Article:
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Bury   Listen
noun
Bury  n.  
1.
A borough; a manor; as, the Bury of St. Edmond's; Note: used as a termination of names of places; as, Canterbury, Shrewsbury.
2.
A manor house; a castle. (Prov. Eng.) "To this very day, the chief house of a manor, or the lord's seat, is called bury, in some parts of England."






Collaborative International Dictionary of English 0.48








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"Bury" Quotes from Famous Books



... board, and that was what we best knew what to do with. Captain Wilmot was, indeed, more particularly cruel when he took any English vessel, that they might not too soon have advice of him in England; and so the men-of-war have orders to look out for him. But this part I bury in silence ...
— The Life, Adventures & Piracies of the Famous Captain Singleton • Daniel Defoe

... chief. "Return home to Greenland as quickly as you may. But as for me, you shall carry me to the place which I said would be so pleasant to dwell in. Doubtless truth came out of my mouth, for it may be that I shall live there for awhile. There you shall bury me and put crosses at my head and feet, and henceforward that place shall ...
— Historic Tales, Vol. 1 (of 15) - The Romance of Reality • Charles Morris

... die, O, bury me Within the free young wild wood; Little birches, o'er me bent, Lamenting as my child would! Let my surplice-shroud be spun Of sparkling summer clover; While the great and stately treen Their rich rood-screen hang over! ...
— A Celtic Psaltery • Alfred Perceval Graves

... memory has stored rich harvests. Have you made plans, as I do, to stay forever at Chiavari, to buy a palazzo in Venice, a summer-house at Sorrento, a villa in Florence? All loving women dread society; but I, who am cast forever outside of it, ought I not to bury myself in some beautiful landscape, on flowery slopes, facing the sea, or in a valley that equals a sea, like that ...
— Beatrix • Honore de Balzac

... wants as well as from all work. Then your charitable speeches may find vent; then you may remember and pity the toil and the struggle and the failure; then you may give due honour to the work achieved; then you may find extenuation for errors, and may consent to bury them. ...
— The Lifted Veil • George Eliot

... situation. It was growing rather awkward, because I should have been compelled to shoot them both, I expect, before I was through. And I dreaded a mess. Wounded, I should have had them on my hands to take care of—their great hulks!—and dead I should have had to bury them, and I detest digging in this rocky soil. You really did me ...
— Casey Ryan • B. M. Bower

... to know what it knoweth, or at least to remember it much. It will sometimes hoodwink itself to a favourable construction. It will pass by an infirmity and misken(418) it, but many stand still and commune with it. But he that covereth a transgression seeks love to bury offences in. Silence is a notable mean to preserve concord, and beget true amity and friendship. The keeping of faults long above ground unburied, doth make them cast forth an evil savour that will ever ...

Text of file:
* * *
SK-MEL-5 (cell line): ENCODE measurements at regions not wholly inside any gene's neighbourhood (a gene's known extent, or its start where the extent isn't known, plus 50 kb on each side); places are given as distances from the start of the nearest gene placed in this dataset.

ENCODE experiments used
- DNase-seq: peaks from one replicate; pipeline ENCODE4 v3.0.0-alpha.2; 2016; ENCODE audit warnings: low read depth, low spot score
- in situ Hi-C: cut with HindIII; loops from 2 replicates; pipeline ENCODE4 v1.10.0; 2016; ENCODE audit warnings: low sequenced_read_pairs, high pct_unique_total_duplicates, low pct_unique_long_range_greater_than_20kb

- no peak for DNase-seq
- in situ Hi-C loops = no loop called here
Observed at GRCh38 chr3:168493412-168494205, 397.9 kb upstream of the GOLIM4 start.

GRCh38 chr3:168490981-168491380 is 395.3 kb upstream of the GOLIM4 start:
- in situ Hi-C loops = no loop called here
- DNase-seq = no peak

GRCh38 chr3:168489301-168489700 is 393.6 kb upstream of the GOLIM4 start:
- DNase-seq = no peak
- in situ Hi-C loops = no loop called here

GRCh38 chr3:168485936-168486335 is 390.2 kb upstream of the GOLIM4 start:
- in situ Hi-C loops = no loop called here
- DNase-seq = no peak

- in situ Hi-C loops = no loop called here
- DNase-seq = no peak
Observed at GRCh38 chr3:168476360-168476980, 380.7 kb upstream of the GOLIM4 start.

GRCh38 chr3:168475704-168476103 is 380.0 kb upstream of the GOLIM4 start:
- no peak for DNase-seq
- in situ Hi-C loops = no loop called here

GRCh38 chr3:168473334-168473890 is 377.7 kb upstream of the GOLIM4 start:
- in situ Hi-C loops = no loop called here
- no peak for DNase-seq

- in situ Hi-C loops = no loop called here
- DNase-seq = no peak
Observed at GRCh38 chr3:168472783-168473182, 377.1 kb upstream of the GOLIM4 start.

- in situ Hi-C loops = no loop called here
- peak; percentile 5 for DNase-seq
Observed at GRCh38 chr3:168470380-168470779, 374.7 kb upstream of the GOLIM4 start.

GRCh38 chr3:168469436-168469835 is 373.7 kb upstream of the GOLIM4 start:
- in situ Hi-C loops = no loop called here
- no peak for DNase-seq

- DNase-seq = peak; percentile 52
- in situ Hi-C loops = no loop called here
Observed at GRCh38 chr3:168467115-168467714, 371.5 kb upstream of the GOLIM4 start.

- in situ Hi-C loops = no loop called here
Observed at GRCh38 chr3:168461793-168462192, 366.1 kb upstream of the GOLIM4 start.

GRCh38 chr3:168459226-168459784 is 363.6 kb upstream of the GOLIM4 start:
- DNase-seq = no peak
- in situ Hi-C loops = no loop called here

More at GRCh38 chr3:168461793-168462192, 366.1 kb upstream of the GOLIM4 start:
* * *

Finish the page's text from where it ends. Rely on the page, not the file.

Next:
— The Works of the Rev. Hugh Binning • Hugh Binning

... manufacturing town in Lancashire, on the Irwell, 4 m. N. of Bury, engaged in cotton-weaving, calico-printing, ...
— The Nuttall Encyclopaedia - Being a Concise and Comprehensive Dictionary of General Knowledge • Edited by Rev. James Wood

... said impatiently, as he opened the door of his flat, "it isn't worth worrying about. I mustn't let the whim of some mad tradesman get on my nerves. I've got no one to bury, anyhow." ...
— The Ghost Ship • Richard Middleton

... under weigh, and stood across to Brixham, on the south side of Torbay. There is a wide beach all the way along the whole sweep of the bay, except near Brixham, where the cliffs again rise, and extend to the southern point called Bury Head. Brixham is one of the largest fishing-villages on the coast. The inhabitants own a number of vessels. At few places is a greater quantity of shells to be picked up of all descriptions, of which we collected ...
— A Yacht Voyage Round England • W.H.G. Kingston

... dog-fish and sea-lions, as well as more than five thousand penguins. "The general landed," says the French translation of De Noort's narrative, published by De Bry, "with a party of armed men, but they saw nobody, only some graves placed on high situations among the rocks, in which the people bury their dead, putting upon the grave a great quantity of stones, all painted red, having besides adorned the graves with darts, plumes of feathers, and other singular articles which they use ...
— Celebrated Travels and Travellers - Part I. The Exploration of the World • Jules Verne

... tremendous calamity occurred. Pombal instantly hastened there. He found every one in consternation. "What is to be done," exclaimed the king, as he entered "to meet this infliction of divine justice?" The calm and resolute answer of Pombal was—"Bury the dead, and feed the living." This sentence is still recorded, with honour, ...
— Blackwood's Edinburgh Magazine, No. CCCXLV. July, 1844. Vol. LVI. • Various

... high," suggested Desire. "A low chair would bury her up, away from all the pleasantness. I'll tell you what I would have, Mr. Kincaid. A kind of dais, right across that corner, to take in two windows; with a carpet on it, and a ...